A wonderful exhibit currently at the Hirshhorn: The Cinema Effect: Illusion, Reality, and the Moving Image. It runs until September 7 and is, of course, free. I particularly enjoyed Christian Jankowski's 2003 film "This I Played Tomorrow," which is scripted from a series of interviews the filmmaker conducted. The interviews play on monitors on the side of the room while you watch the final product, which is brilliantly staged and acted. The interview snippets become an engaging commentary and meditation on the power (or lack thereof) of art, inviting the viewer to ponder the ability of art, particularly cinema, to provide salvation, truth, or transcendence. One character, a mother grieving the recent death of her adult son, tells the other characters about his musical talents and declares, "I can sing too." She begins to sing for the people gathered and reflects on the comfort of heaven and the afterlife. Another character bluntly declares that cinema cannot express truth - only emotions. "I want to express astonishment at human beings," he says.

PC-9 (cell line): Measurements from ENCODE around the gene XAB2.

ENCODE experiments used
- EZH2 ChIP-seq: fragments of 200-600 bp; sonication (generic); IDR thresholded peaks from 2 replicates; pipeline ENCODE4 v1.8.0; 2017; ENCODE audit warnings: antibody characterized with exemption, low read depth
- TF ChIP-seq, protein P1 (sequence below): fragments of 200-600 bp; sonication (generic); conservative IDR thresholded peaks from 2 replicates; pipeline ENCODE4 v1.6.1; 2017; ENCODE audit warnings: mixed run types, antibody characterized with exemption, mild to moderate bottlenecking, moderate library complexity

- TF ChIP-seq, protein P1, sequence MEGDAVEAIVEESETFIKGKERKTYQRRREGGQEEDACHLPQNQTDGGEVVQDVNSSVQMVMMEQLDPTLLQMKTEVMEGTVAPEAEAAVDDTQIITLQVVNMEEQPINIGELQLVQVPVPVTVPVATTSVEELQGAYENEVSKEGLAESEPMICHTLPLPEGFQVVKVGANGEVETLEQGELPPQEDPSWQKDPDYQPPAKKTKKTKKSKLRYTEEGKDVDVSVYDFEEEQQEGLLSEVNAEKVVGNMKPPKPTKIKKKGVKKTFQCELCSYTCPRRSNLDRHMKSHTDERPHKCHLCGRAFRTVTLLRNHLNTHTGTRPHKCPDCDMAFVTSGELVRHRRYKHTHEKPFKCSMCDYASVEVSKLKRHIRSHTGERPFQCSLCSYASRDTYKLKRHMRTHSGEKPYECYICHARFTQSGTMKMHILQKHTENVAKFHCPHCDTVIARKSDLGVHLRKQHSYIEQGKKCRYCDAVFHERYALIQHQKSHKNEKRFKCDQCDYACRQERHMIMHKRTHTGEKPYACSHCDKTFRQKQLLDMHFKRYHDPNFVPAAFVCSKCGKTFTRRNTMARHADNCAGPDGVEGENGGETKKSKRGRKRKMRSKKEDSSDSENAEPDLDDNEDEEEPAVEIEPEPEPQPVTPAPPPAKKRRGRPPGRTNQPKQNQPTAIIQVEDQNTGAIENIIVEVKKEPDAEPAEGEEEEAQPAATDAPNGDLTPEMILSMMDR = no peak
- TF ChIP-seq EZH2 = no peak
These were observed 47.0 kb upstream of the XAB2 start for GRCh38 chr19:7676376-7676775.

The other piece that struck me was "Mother+Father," an installation by Candace Breitz that spans two rooms and twelve monitors. Breitz took six mothers and six fathers from popular Hollywood movies, placed them in front of plain black backgrounds, and used portions of their dialogue to create conversations about motherhood and fatherhood. The five mothers discuss femininity, their own mothers, and mother/daughter relationships among themselves. The five fathers discuss masculinity, divorce, and the difficulty of watching their daughters become grown women. The conversations - carefully arranged by the artist - are often absurd, occasionally hilarious, and sometimes very sad. You can watch them at the artist's website, but if you can make it to the Hirshhorn to see the full installation, it's definitely worth your time.